I can’t remember how I heard about Community Supported Agriculture, but I’m glad I did. My husband and I selected Harvest Moons in Wisconsin who has a pick up weekly on Fridays at the LUSH Wine & Spirits store near us on Roscoe. We have had fun for the past few weeks picking up our box and utilizing the fresh produce inside. Last week it was spinach, lettuce, rhubarb, asparagus, cilantro, radishes, chard, and garlic scapes. This week brought us asparagus, strawberries, lettuce, beet greens, spinach, oviation mix, and swiss chard. I’d never even heard of garlic scape before and had never cooked with rhubarb! We chose to do the half share because they said the full share is more for 4 people in a household. I have to agree — the half share is forcing us to incorporate a good amount of veggies into every meal! Please read below for more information on why I think CSAs are worth it and how they typically work.
Over the last 20 years, Community Supported Agriculture (CSA) has become a popular way for consumers to buy local, seasonal food directly from a farmer. Here are the basics: a farmer offers a certain number of “shares” to the public. Typically the share consists of a box of vegetables, but other farm products may be included. Interested consumers purchase a share (aka a “membership” or a “subscription”) and in return receive a box (bag, basket) of seasonal produce each week throughout the farming season. This arrangement creates several rewards for both the farmer and the consumer:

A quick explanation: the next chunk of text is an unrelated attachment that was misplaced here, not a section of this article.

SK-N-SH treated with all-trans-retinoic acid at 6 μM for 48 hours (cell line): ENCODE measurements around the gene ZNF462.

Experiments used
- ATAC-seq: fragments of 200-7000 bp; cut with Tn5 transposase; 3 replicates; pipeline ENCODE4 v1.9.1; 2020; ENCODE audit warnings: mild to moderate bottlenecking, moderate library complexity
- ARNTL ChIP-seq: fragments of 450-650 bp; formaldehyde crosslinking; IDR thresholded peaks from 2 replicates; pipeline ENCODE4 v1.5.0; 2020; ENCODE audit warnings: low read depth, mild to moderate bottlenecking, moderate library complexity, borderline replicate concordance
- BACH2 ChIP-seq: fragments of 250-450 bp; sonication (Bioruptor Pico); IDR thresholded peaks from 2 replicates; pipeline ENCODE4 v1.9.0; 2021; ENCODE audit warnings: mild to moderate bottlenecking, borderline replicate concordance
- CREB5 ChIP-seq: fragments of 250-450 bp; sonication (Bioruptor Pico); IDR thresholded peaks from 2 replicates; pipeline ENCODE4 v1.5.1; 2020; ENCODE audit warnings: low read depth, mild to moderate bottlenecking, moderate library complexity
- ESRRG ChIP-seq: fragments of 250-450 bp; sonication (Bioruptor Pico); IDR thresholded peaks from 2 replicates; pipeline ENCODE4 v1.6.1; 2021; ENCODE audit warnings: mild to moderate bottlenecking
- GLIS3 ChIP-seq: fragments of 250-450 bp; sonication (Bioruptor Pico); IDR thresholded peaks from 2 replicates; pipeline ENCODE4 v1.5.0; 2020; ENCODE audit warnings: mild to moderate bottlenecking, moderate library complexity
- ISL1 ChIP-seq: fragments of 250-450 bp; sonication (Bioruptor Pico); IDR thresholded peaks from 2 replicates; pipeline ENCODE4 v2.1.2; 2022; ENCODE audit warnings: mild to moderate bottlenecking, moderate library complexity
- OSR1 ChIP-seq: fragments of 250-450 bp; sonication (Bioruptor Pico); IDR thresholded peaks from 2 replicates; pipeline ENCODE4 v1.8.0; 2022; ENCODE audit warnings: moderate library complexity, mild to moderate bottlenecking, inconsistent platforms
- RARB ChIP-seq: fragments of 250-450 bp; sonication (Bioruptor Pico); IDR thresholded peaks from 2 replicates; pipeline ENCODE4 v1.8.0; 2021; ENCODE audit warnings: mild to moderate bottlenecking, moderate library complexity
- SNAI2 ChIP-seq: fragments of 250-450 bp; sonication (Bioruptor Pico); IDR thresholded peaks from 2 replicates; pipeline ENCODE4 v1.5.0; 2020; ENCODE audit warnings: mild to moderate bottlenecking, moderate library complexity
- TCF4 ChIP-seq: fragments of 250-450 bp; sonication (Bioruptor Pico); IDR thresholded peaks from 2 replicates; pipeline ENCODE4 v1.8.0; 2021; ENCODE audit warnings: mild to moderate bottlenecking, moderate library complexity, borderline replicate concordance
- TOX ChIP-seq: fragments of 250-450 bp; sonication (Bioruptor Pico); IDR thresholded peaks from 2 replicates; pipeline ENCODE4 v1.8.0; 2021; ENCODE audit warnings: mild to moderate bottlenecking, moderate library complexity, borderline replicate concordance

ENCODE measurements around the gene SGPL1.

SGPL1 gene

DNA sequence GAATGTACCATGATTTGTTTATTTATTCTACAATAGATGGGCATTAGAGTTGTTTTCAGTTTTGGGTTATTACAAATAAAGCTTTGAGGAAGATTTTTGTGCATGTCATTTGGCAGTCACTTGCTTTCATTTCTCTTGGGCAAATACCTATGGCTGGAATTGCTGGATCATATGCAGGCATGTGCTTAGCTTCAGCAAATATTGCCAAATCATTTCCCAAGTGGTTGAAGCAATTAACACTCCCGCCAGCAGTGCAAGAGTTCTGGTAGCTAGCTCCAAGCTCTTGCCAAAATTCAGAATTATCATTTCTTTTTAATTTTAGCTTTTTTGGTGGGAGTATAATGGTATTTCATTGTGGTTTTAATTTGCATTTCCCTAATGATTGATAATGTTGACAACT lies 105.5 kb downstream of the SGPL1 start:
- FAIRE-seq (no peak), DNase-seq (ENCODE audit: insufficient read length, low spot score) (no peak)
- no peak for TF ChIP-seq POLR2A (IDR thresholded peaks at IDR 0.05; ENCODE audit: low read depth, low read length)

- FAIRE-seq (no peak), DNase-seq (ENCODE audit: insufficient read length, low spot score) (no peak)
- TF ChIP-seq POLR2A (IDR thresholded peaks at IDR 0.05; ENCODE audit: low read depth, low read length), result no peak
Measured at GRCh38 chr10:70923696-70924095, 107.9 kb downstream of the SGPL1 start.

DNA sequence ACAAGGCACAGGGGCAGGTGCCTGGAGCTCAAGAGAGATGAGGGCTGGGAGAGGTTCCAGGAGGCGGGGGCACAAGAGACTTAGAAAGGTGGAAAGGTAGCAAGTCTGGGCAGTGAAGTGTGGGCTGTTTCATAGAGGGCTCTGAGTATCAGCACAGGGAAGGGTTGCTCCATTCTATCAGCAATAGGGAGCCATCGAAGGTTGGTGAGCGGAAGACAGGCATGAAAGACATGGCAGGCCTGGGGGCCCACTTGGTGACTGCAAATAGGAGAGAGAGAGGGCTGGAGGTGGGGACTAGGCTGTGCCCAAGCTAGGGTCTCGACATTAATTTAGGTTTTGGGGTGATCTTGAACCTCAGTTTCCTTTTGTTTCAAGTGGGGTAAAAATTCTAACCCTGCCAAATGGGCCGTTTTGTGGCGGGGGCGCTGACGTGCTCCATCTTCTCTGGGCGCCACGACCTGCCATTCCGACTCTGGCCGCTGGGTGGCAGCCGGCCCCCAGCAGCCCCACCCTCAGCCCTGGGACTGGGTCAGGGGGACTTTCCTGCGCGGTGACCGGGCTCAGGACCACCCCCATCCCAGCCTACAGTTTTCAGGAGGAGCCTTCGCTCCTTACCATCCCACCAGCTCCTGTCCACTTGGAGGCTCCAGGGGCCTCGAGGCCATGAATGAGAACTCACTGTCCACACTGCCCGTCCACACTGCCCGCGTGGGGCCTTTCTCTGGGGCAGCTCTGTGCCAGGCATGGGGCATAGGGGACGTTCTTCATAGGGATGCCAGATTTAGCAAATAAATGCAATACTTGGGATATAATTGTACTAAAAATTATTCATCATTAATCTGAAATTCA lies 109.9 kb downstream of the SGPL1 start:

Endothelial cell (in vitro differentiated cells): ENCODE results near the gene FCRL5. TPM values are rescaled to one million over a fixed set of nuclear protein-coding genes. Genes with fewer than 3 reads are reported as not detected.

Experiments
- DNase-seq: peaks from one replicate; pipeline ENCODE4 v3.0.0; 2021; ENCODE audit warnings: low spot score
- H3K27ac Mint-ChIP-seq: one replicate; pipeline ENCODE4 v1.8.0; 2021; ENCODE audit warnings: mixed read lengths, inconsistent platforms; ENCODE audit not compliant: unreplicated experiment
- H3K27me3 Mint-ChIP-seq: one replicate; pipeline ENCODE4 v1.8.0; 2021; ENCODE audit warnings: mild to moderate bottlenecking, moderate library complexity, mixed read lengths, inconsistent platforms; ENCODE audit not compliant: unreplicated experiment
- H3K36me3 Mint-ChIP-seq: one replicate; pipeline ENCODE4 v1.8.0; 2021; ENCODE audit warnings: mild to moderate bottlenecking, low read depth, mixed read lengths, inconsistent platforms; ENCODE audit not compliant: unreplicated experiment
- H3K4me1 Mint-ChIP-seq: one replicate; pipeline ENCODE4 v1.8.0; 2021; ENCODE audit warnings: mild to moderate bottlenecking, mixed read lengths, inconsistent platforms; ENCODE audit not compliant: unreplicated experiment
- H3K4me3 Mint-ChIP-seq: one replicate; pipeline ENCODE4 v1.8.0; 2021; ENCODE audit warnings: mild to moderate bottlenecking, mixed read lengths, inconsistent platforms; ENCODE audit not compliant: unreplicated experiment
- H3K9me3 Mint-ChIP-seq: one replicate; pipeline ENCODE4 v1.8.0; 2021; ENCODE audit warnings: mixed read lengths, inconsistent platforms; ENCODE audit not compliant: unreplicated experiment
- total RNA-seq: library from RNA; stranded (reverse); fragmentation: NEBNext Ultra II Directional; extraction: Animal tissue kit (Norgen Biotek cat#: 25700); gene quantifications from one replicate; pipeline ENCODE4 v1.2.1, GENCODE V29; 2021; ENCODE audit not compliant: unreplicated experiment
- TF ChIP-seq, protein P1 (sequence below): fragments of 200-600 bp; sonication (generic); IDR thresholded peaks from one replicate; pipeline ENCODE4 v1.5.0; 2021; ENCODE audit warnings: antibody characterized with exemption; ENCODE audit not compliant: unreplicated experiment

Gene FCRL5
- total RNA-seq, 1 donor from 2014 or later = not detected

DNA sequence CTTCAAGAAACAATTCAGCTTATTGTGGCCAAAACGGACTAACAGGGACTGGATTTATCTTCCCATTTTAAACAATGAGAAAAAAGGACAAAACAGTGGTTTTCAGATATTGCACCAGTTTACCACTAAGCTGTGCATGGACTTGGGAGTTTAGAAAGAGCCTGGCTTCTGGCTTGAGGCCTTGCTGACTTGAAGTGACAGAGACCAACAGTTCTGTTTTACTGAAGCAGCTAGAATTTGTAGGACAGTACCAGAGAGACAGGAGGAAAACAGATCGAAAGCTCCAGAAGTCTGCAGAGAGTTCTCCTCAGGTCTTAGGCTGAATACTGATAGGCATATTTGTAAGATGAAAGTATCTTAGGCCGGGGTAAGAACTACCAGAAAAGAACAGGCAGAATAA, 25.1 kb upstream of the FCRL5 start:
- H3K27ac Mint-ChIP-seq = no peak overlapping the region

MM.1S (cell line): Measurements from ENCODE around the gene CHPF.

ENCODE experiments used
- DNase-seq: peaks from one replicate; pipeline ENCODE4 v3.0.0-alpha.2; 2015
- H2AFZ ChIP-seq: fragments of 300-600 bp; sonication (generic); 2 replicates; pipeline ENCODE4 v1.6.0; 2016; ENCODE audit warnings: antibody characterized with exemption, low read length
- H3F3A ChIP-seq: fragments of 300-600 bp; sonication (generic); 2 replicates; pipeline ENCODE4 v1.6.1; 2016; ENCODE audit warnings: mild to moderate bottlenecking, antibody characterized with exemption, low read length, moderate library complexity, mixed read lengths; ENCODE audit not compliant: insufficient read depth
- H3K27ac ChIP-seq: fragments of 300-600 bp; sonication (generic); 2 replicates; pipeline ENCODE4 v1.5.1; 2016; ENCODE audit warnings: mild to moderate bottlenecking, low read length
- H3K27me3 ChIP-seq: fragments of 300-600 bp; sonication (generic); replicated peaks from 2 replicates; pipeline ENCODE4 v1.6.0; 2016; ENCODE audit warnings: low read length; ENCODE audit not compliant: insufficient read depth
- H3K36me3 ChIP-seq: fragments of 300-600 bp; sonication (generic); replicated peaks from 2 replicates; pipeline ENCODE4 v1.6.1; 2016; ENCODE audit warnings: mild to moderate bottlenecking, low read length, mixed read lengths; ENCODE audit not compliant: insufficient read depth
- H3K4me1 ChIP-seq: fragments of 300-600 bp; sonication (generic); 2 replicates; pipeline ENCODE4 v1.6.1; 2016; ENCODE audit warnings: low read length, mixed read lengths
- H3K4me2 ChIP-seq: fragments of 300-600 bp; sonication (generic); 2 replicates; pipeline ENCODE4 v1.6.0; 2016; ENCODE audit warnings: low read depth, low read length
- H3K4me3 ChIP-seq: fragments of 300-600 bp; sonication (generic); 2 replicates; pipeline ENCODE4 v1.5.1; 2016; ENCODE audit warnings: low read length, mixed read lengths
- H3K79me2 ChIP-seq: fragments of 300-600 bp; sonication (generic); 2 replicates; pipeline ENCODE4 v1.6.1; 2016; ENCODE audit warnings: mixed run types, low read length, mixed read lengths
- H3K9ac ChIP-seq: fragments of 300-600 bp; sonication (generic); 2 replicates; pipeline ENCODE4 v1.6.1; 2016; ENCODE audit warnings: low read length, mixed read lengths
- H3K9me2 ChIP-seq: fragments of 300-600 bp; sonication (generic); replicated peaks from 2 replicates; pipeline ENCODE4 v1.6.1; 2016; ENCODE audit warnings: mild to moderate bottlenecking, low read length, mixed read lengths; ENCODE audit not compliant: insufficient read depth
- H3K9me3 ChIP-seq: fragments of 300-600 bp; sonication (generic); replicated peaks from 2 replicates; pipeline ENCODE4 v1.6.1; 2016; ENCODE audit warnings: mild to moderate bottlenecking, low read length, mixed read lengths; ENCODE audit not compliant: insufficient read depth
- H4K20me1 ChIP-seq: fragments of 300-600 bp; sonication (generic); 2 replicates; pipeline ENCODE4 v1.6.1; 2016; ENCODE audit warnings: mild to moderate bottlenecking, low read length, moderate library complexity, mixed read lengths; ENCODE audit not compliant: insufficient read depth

Advantages for farmers:
- Get to spend time marketing the food early in the year, before their 16 hour days in the field begin
- Receive payment early in the season, which helps with the farm’s cash flow
- Have an opportunity to get to know the people who eat the food they grow
Advantages for consumers:
- Eat ultra-fresh food, with all the flavor and vitamin benefits
- Get exposed to new vegetables and new ways of cooking
- Usually get to visit the farm at least once a season
- Develop a relationship with the farmer who grows their food and learn more about how food is grown
CSAs aren’t confined to produce. Some farmers include the option for shareholders to buy shares of eggs, homemade bread, meat, cheese, fruit, flowers or other farm products along with their veggies.
I think it’s better than Whole Foods and more convenient than going to a Farmer’s Market. For more information, here is the Harvest Moons website: http://www.harvestmoonorganics.com/CSA_and_Farmers_Market.html